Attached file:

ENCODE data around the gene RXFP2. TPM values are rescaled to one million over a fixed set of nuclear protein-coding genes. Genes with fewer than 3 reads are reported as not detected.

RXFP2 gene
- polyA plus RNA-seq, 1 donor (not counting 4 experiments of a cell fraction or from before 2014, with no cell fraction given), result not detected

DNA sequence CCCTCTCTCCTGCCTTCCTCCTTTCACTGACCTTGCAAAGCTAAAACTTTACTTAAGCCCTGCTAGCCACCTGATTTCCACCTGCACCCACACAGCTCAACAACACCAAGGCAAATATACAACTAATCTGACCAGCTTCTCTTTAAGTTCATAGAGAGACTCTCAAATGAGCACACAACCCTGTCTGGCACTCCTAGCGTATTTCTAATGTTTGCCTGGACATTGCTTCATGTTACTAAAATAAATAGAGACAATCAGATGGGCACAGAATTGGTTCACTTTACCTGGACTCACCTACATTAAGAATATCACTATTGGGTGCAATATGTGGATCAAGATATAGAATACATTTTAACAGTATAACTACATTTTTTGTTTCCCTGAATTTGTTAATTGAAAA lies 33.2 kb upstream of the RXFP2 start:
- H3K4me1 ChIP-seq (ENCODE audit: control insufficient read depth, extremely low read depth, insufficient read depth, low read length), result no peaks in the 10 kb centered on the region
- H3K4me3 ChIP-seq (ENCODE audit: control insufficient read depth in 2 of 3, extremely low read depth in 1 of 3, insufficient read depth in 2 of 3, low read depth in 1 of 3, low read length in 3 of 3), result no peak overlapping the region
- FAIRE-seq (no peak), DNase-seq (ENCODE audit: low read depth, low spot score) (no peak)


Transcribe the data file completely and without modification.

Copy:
ENCODE data around the gene RXFP2. TPM values are rescaled to one million over a fixed set of nuclear protein-coding genes. Genes with fewer than 3 reads are reported as not detected.

RXFP2 gene
- polyA plus RNA-seq, 1 donor (not counting 4 experiments of a cell fraction or from before 2014, with no cell fraction given), result not detected

DNA sequence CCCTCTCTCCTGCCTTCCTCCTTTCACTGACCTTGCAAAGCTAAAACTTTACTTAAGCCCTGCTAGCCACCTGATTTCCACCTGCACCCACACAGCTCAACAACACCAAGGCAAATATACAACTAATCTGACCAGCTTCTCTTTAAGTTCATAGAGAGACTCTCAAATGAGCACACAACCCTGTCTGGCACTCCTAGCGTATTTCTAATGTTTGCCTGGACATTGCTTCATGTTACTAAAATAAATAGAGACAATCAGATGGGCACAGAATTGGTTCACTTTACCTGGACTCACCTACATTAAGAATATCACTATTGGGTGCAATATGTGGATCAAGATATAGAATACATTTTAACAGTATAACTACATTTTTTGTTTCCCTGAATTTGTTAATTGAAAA lies 33.2 kb upstream of the RXFP2 start:
- H3K4me1 ChIP-seq (ENCODE audit: control insufficient read depth, extremely low read depth, insufficient read depth, low read length), result no peaks in the 10 kb centered on the region
- H3K4me3 ChIP-seq (ENCODE audit: control insufficient read depth in 2 of 3, extremely low read depth in 1 of 3, insufficient read depth in 2 of 3, low read depth in 1 of 3, low read length in 3 of 3), result no peak overlapping the region
- FAIRE-seq (no peak), DNase-seq (ENCODE audit: low read depth, low spot score) (no peak)